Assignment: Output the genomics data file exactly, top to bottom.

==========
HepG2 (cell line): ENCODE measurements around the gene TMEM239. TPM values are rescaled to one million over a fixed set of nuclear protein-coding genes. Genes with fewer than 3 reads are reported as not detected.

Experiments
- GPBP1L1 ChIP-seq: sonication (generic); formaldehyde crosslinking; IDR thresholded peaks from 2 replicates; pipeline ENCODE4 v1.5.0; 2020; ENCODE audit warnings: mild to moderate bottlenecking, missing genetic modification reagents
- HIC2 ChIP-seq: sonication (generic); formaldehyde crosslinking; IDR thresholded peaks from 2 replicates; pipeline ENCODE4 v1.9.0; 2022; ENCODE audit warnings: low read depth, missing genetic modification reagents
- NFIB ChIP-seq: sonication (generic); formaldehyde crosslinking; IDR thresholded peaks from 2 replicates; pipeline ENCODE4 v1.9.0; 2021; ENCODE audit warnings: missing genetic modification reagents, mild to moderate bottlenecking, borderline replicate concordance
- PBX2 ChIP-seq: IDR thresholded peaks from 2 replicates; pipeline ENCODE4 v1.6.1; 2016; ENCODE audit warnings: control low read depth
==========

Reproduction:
HepG2 (cell line): ENCODE measurements around the gene TMEM239. TPM values are rescaled to one million over a fixed set of nuclear protein-coding genes. Genes with fewer than 3 reads are reported as not detected.

Experiments
- GPBP1L1 ChIP-seq: sonication (generic); formaldehyde crosslinking; IDR thresholded peaks from 2 replicates; pipeline ENCODE4 v1.5.0; 2020; ENCODE audit warnings: mild to moderate bottlenecking, missing genetic modification reagents
- HIC2 ChIP-seq: sonication (generic); formaldehyde crosslinking; IDR thresholded peaks from 2 replicates; pipeline ENCODE4 v1.9.0; 2022; ENCODE audit warnings: low read depth, missing genetic modification reagents
- NFIB ChIP-seq: sonication (generic); formaldehyde crosslinking; IDR thresholded peaks from 2 replicates; pipeline ENCODE4 v1.9.0; 2021; ENCODE audit warnings: missing genetic modification reagents, mild to moderate bottlenecking, borderline replicate concordance
- PBX2 ChIP-seq: IDR thresholded peaks from 2 replicates; pipeline ENCODE4 v1.6.1; 2016; ENCODE audit warnings: control low read depth